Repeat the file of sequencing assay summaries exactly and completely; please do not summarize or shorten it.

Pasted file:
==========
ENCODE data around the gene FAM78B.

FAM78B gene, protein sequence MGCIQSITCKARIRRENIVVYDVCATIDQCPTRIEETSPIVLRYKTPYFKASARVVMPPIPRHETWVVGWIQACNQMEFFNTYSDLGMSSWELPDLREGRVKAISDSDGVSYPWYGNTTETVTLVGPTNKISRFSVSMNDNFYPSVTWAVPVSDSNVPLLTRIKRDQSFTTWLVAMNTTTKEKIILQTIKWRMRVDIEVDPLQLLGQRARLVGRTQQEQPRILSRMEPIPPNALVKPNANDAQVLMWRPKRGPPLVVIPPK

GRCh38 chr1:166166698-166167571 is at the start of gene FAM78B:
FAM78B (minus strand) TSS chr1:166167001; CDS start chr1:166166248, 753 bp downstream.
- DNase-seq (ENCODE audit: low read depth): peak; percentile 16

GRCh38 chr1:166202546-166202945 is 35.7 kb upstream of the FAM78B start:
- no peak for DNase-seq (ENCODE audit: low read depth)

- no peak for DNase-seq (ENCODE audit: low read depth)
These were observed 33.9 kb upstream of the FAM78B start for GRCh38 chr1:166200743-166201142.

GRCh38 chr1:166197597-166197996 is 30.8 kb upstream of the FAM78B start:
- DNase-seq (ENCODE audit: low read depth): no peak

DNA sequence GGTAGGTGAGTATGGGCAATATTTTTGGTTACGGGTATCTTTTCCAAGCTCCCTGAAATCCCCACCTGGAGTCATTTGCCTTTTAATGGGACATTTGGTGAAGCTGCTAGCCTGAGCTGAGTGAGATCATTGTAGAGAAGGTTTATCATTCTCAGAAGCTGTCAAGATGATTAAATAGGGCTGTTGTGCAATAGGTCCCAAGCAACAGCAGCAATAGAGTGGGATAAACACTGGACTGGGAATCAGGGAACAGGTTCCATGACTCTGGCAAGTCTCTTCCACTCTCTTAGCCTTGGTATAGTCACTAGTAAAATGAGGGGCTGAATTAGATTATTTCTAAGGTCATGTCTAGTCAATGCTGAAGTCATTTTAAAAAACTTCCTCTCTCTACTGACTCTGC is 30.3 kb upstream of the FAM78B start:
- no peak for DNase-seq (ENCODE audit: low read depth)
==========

ENCODE data around the gene FAM78B.

FAM78B gene, protein sequence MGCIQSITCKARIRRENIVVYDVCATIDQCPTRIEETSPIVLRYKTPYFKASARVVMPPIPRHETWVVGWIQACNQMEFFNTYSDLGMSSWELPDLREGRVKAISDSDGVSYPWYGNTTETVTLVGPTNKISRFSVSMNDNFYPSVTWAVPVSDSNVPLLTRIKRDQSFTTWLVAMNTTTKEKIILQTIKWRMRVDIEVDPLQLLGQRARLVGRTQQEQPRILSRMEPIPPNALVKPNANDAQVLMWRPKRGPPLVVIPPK

GRCh38 chr1:166166698-166167571 is at the start of gene FAM78B:
FAM78B (minus strand) TSS chr1:166167001; CDS start chr1:166166248, 753 bp downstream.
- DNase-seq (ENCODE audit: low read depth): peak; percentile 16

GRCh38 chr1:166202546-166202945 is 35.7 kb upstream of the FAM78B start:
- no peak for DNase-seq (ENCODE audit: low read depth)

- no peak for DNase-seq (ENCODE audit: low read depth)
These were observed 33.9 kb upstream of the FAM78B start for GRCh38 chr1:166200743-166201142.

GRCh38 chr1:166197597-166197996 is 30.8 kb upstream of the FAM78B start:
- DNase-seq (ENCODE audit: low read depth): no peak

DNA sequence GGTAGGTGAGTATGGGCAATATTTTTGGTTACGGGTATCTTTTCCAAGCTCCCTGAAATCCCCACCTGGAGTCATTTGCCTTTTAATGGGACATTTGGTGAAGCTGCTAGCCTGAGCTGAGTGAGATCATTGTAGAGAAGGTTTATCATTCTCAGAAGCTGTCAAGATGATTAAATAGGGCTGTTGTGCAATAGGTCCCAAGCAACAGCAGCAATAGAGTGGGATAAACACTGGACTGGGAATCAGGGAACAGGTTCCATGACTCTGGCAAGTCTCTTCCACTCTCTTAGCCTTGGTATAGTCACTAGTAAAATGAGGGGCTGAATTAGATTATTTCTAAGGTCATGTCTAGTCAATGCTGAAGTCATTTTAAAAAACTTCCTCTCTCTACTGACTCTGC is 30.3 kb upstream of the FAM78B start:
- no peak for DNase-seq (ENCODE audit: low read depth)